|Publication number||US1804818 A|
|Publication date||May 12, 1931|
|Filing date||Mar 11, 1929|
|Priority date||Mar 11, 1929|
|Publication number||US 1804818 A, US 1804818A, US-A-1804818, US1804818 A, US1804818A|
|Inventors||Spang George A|
|Original Assignee||Spang And Company|
|Export Citation||BiBTeX, EndNote, RefMan|
|Referenced by (7), Classifications (7)|
|External Links: USPTO, USPTO Assignment, Espacenet|
May 12, I931.
G. A. SPANG WELL PACKER Filed March 11. 1929 2 Sheets-Sheet l a 23% I g Wm @M Ala/y G. A. SPANG WELL PACKER May 12, 1931.
Filed March 11. 1929 2 Sheets-Sheet 2 hilvjNToR V g Wzmm ad WW Patented May 12, 1931 UNITED STATES PATENT OFFICE GEORGE A. SPANG, OF BUTLER, PENNSYLVANIA, ASSIGNOR T SPANG AND COMPANY, OF BUTLER, SYLVANIA, A CORPORATION OF PENNSYLVANIA wnnr." PACKER Application filed March 11, 1929. Serial No. 345,933.
This invention relates to well packers such as are commonly employed in connection with oil, gas, or similar wells for the purpose of sealing or packing a portion of the well against the inflow of water or other fluid into the well through the walls thereof.
Packers of this type generally include a sleeve of resilient packing material which is lowered into place and then expanded into 1 sealing engagement with the wall of the well hole. Heretofore, the construction of this type of packers has been such that, when-' ever it is necessary to withdraw such a packer from the well, the withdrawing pressure is applied to the bottom of the sleevein such a way that it tends to expand the packing into tighter engagement with the wall andthe result is that the packing sleeve of resilient material is severely damaged or actually destroyed by the withdrawing operation.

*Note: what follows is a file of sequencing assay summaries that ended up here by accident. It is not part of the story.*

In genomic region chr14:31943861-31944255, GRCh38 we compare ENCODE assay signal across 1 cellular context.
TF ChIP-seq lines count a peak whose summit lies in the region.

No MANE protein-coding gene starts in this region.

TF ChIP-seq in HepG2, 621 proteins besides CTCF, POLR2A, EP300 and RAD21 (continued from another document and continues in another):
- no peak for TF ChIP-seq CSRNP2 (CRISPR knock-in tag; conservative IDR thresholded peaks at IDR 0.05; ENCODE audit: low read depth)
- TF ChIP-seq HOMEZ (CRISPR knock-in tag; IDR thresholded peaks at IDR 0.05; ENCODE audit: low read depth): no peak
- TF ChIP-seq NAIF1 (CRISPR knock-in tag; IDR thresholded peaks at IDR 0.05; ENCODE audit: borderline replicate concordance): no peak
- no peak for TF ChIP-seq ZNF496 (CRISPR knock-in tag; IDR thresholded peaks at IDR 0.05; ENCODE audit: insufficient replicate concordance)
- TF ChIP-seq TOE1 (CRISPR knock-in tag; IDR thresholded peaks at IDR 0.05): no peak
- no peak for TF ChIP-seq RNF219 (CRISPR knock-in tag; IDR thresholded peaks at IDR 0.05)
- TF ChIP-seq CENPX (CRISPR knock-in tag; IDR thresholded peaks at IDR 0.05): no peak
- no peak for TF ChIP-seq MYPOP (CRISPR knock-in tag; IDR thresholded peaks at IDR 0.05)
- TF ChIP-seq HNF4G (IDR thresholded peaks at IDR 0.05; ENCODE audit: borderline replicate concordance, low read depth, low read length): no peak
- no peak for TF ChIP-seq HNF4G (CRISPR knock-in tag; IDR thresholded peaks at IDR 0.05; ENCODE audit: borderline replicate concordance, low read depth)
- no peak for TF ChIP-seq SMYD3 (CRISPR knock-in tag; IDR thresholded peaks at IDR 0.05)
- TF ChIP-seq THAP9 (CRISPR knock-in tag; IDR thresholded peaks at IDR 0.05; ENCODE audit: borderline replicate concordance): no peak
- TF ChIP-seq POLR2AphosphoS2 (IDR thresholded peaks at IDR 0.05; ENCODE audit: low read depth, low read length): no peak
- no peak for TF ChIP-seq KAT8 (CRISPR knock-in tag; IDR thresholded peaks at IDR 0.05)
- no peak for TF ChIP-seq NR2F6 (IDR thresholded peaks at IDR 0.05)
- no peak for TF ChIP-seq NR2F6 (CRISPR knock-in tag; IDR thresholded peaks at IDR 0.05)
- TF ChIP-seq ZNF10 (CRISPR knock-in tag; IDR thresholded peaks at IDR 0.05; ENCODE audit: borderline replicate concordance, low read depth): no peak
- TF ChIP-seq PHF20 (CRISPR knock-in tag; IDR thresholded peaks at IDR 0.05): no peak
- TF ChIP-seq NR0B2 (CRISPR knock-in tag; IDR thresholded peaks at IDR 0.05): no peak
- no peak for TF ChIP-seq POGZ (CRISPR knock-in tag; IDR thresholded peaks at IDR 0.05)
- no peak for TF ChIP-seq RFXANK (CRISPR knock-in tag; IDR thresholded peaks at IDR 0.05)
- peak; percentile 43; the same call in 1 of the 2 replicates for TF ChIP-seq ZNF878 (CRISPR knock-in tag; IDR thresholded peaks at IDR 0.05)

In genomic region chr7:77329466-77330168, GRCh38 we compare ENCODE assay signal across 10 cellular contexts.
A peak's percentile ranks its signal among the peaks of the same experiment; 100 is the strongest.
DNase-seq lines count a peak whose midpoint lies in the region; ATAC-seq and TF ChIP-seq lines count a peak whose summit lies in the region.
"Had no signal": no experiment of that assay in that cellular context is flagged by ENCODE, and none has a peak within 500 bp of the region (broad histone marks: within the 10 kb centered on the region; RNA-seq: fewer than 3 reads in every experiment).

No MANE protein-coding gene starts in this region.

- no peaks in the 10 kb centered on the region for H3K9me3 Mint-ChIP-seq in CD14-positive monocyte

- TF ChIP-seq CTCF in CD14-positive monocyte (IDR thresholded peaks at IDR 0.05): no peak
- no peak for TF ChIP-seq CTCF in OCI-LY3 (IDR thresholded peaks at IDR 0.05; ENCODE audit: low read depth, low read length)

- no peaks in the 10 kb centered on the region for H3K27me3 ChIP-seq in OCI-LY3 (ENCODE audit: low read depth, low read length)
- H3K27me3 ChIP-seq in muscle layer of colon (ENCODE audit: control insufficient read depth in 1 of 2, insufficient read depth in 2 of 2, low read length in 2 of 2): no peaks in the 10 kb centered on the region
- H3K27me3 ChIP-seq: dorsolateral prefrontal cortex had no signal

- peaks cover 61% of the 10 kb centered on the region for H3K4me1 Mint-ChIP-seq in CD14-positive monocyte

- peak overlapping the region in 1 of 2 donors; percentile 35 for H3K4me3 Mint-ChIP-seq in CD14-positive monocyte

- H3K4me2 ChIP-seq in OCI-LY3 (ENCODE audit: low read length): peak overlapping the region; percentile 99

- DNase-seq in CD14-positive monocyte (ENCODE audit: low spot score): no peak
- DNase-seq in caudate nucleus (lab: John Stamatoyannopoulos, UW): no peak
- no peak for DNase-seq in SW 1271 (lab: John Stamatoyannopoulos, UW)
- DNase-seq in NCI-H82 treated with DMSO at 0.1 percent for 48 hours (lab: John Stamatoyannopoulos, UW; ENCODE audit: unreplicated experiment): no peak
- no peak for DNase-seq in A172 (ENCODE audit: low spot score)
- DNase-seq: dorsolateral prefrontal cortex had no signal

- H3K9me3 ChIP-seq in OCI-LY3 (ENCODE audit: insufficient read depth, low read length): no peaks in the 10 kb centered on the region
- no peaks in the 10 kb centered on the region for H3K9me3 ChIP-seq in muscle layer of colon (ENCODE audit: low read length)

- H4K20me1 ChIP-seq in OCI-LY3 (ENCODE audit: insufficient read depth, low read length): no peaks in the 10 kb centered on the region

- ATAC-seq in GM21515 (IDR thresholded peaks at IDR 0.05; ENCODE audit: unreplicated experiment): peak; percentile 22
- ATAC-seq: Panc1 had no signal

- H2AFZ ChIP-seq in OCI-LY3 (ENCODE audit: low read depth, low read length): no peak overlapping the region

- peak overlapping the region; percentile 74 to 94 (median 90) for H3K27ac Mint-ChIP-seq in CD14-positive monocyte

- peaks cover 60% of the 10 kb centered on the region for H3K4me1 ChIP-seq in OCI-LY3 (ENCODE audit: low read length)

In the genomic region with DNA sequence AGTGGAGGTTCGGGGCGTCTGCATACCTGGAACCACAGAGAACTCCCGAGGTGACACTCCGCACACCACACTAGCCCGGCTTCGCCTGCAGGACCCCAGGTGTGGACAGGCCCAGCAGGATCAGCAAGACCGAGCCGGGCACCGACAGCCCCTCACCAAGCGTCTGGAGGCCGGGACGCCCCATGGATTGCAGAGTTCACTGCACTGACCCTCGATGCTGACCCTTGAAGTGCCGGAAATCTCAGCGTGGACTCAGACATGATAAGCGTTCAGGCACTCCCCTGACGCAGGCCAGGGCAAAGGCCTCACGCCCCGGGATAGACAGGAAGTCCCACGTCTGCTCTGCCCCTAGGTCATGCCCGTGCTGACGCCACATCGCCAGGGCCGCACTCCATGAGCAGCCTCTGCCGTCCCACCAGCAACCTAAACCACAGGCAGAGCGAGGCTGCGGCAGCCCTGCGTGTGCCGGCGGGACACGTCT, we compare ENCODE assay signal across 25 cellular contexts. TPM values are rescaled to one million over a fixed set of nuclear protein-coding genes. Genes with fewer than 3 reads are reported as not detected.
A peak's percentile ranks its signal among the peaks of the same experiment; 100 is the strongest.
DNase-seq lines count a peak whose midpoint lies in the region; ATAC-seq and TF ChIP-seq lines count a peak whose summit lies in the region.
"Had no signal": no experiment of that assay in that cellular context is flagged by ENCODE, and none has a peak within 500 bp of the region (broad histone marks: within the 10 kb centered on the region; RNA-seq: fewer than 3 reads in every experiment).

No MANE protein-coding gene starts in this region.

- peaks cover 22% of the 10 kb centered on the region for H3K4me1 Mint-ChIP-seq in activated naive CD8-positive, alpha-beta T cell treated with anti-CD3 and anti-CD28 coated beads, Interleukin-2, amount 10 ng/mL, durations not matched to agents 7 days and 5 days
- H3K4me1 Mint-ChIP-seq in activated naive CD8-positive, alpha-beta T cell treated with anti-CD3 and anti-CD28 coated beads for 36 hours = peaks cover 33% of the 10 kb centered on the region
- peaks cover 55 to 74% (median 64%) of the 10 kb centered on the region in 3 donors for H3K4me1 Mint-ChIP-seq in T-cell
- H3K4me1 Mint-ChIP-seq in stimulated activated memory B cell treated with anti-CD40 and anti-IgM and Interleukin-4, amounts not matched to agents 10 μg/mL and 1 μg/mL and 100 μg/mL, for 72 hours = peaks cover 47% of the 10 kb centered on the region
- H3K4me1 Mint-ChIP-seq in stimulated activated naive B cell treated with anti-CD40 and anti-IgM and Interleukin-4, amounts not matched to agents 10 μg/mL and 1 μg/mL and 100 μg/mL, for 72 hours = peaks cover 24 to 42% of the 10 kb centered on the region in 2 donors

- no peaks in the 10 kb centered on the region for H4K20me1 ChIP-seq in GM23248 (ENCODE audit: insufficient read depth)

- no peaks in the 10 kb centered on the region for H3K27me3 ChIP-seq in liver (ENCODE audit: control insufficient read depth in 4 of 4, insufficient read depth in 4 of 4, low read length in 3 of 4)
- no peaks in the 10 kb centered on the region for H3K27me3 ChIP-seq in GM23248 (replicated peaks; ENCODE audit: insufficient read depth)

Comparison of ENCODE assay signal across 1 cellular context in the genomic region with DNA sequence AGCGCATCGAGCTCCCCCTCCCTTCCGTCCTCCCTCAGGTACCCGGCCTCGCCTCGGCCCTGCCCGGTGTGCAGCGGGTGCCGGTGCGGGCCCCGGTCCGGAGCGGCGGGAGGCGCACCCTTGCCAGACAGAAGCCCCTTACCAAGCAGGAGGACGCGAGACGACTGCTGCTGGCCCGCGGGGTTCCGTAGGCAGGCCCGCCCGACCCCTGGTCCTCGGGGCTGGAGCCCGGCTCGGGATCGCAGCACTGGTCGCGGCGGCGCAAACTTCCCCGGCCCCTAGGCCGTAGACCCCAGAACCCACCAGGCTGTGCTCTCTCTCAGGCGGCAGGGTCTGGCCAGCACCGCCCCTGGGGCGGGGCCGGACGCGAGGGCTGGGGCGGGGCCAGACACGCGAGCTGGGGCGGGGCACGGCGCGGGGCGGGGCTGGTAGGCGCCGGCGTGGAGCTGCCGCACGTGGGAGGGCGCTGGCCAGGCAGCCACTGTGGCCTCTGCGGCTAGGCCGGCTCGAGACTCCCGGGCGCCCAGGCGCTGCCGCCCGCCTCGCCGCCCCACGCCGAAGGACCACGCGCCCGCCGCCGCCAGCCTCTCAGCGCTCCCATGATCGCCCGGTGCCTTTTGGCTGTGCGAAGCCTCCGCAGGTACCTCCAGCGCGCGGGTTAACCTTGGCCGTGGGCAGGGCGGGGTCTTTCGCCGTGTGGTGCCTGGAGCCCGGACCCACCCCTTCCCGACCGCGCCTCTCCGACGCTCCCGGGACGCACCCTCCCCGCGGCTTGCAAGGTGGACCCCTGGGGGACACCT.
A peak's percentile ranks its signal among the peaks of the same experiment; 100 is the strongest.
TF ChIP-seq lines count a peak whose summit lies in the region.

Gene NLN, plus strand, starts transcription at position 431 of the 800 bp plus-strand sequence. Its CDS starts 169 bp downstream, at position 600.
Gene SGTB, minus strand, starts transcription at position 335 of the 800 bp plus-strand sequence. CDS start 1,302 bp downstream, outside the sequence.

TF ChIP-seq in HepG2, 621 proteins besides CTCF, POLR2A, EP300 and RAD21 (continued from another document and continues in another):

Packers of the type here involved are generally so constructed that the expanding of the packer sleeve is the result of contact by an actuator with the bottom of the well hole and the compression of the expander sleeve between the parts supported by such actuator and the weight of the superimposed string of pipe above the packer. It will be apparent that when the well hole is filled with loose sand, the support given the actuator may yield after the packer is in position, due to shifting or settling of the loose sand. As a result, the actuator may drop further into the well so as to deprive the packer sleeve of its support, removing the compression or expanding force from the sleeve and destroying its sealing engagement with the well wall.
An object of this invention is to provide a well packer of the type set forth constructed and arranged so as to eliminate the objectionable features above set forth.
A further object is to provide a well packer of the type set forth constructed and arranged to permit the withdrawal thereof without injuring the material of the pack: ing sleeve. I